On December 1, Colorado's ban against texting while driving went into effect, and in an interview with Westword, Representative Claire Levy, who co-sponsored the original bill, defended the measure despite complaints by Boulder County Sheriff Joe Pelle about the difficulty of enforcing it.
"When confronted with the difficulty of enforcement, should we say, 'Never mind -- go ahead and text, because we can't stop you'?" Levy asked. "Or should we say, 'This is really dangerous. It's causing accidents and loss of life. So let's pass a law and hope that the combination of enforcement and people's good judgment will be effective'?"
Good questions -- but in the meantime, it appears that local cops aren't setting any records when it comes to passing out texting tickets. Note that it took Aurora more than a month to give out its first, to Jordyn Lucas, 19.
Moreover, according to the Aurora Sentinel, this citation wasn't written because an officer saw Lucas texting. No, Lucas crashed her car into a curb on January 3 and left it there. Two days later, cops were able to track her down, at which point she told them the accident had happened while she was texting. Had she not mentioned this fact, presumably, she wouldn't have been ticketed for it.
No doubt other Aurorans have made questionable traffic maneuvers while texting since December 1, too -- and they haven't been caught in the act. But Levy maintained last month that the ban has a reason to exist even if it doesn't produce a flurry of tickets.
"In some cases, it will be difficult [for officers] to determine whether someone was texting or dialing or not doing anything at all," she acknowledged. "But really, that's not much different than trying to figure out whether somebody's driving with a blood-alcohol level of .08 percent without stopping them unless they're doing something obviously wrong.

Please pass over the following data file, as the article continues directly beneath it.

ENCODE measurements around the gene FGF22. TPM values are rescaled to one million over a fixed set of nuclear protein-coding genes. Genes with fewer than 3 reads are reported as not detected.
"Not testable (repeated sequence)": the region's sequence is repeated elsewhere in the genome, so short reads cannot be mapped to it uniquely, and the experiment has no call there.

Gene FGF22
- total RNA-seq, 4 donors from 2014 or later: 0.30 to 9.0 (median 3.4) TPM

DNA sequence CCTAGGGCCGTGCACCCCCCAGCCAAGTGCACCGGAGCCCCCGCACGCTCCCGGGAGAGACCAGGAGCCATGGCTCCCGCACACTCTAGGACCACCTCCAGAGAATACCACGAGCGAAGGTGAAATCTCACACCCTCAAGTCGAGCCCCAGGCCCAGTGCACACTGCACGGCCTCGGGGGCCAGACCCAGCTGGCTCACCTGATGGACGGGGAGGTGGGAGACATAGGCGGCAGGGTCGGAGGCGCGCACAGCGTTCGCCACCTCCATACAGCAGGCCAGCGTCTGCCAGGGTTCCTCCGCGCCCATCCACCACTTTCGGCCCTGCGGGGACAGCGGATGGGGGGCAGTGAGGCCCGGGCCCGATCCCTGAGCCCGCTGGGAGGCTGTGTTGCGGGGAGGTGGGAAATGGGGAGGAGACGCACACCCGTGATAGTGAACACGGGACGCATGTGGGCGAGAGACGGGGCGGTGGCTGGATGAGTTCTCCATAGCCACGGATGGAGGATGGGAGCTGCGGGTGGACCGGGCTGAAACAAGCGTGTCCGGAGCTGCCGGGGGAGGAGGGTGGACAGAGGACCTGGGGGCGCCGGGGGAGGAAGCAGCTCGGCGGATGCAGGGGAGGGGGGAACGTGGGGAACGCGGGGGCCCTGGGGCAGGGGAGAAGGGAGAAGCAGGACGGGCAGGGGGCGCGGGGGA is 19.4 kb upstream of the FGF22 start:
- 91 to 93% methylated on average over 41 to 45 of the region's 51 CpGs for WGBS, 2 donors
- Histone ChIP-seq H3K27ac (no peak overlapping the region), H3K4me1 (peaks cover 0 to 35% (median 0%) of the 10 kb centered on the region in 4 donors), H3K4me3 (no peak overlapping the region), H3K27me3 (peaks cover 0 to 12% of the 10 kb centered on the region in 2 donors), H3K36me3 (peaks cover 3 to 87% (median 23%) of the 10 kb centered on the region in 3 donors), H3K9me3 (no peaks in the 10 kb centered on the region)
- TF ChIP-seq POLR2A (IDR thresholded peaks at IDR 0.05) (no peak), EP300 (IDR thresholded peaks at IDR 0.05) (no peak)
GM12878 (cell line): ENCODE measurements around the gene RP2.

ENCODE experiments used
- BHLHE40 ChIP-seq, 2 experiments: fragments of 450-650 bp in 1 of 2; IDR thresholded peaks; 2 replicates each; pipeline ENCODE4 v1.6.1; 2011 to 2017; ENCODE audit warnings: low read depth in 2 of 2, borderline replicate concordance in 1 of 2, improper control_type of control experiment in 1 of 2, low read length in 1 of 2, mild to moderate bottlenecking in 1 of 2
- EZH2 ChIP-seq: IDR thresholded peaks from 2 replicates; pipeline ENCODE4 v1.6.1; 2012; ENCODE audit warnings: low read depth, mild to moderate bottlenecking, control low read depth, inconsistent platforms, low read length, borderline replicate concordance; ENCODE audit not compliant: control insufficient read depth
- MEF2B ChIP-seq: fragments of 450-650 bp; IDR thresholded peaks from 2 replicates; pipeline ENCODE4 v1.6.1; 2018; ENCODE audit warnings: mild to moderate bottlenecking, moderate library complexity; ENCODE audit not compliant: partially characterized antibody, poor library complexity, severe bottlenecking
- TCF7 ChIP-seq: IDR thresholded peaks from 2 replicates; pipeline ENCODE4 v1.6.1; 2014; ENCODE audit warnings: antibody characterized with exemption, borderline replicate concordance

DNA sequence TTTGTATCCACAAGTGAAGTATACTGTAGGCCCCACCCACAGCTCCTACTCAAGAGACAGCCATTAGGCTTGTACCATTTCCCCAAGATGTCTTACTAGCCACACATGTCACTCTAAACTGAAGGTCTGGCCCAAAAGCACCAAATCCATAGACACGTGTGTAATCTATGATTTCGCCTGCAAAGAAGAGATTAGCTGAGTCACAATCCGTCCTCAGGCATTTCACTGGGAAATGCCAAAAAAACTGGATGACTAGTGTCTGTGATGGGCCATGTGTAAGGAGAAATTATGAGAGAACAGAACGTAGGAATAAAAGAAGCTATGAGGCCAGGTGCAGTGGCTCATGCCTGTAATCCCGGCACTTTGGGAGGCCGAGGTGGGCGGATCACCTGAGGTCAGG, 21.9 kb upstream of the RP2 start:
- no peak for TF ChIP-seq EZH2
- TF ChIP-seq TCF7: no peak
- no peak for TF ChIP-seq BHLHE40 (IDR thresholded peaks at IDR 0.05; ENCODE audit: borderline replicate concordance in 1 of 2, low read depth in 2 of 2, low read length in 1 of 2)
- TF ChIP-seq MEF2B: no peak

"There are a lot of traffic laws we have that are somewhat difficult to enforce or are only enforced if a law-enforcement officer just happens to see a person at exactly the right time. But the point is, we know text-messaging while driving is extremely dangerous, and it shouldn't be allowed."
Keep Westword Free... Since we started Westword, it has been defined as the free, independent voice of Denver, and we would like to keep it that way. Offering our readers free access to incisive coverage of local news, food and culture. Producing stories on everything from political scandals to the hottest new bands, with gutsy reporting, stylish writing, and staffers who've won everything from the Society of Professional Journalists' Sigma Delta Chi feature-writing award to the Casey Medal for Meritorious Journalism. But with local journalism's existence under siege and advertising revenue setbacks having a larger impact, it is important now more than ever for us to rally support behind funding our local journalism. You can help by participating in our "I Support" membership program, allowing us to keep covering Denver with no paywalls.